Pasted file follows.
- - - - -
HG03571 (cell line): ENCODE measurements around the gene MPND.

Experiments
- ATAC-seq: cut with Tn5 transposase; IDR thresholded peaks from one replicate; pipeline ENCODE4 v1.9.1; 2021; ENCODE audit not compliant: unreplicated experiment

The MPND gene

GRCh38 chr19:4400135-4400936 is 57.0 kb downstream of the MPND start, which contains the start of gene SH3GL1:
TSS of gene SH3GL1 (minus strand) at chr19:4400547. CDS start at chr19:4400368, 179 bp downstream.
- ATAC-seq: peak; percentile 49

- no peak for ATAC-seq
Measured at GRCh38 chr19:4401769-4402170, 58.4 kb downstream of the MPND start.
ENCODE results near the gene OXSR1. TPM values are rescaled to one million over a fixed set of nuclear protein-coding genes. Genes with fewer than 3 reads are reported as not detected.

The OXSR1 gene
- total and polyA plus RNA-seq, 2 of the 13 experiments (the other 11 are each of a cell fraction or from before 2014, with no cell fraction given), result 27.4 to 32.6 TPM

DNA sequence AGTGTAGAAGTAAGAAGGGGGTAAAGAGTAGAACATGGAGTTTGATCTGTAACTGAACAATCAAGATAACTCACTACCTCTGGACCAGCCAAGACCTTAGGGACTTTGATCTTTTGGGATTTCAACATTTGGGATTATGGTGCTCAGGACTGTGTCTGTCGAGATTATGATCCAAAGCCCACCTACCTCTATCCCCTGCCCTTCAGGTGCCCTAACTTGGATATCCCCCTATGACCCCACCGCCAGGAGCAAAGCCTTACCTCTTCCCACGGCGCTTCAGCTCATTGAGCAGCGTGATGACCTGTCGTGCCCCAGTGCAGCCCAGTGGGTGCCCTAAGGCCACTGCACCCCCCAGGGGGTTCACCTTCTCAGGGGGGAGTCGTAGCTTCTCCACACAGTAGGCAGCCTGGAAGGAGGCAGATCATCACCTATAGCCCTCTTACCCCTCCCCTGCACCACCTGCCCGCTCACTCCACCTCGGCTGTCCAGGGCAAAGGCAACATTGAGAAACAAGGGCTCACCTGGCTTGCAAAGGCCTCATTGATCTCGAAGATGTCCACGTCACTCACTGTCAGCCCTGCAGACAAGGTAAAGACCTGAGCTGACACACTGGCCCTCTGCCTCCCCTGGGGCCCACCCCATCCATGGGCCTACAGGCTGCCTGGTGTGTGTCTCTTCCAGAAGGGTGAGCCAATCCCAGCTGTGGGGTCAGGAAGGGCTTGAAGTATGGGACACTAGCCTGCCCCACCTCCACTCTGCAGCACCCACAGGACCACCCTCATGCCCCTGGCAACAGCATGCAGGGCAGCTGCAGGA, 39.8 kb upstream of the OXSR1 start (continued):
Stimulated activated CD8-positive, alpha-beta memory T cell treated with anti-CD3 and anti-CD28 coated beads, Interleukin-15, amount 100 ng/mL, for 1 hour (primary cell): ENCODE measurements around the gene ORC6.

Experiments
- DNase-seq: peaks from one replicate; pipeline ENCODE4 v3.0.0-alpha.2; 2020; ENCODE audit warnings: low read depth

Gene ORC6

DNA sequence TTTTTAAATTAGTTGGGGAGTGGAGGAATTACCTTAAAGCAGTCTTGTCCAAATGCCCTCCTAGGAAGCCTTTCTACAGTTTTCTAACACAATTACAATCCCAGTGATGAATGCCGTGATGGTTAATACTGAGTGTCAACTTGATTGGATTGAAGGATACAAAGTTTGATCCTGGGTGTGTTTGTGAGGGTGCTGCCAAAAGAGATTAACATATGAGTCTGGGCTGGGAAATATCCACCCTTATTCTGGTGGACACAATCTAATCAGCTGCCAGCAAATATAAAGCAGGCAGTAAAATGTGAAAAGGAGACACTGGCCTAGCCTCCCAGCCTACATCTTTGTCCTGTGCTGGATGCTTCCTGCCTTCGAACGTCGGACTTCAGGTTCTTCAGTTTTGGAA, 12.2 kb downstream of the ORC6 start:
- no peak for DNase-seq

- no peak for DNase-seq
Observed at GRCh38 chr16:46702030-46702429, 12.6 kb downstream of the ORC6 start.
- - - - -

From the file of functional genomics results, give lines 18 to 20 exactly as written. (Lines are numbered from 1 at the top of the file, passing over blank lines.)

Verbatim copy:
DNA sequence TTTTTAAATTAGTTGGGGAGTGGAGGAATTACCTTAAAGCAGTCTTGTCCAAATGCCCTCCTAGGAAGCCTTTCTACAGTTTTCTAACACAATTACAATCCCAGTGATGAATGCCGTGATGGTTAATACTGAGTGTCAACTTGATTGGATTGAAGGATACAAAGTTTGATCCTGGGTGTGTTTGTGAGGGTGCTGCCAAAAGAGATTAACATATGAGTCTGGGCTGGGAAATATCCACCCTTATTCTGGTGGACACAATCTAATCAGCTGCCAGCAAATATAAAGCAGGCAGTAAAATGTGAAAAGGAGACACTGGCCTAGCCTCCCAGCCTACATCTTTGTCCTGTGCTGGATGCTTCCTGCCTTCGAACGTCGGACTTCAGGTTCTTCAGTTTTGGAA, 12.2 kb downstream of the ORC6 start:
- no peak for DNase-seq

- no peak for DNase-seq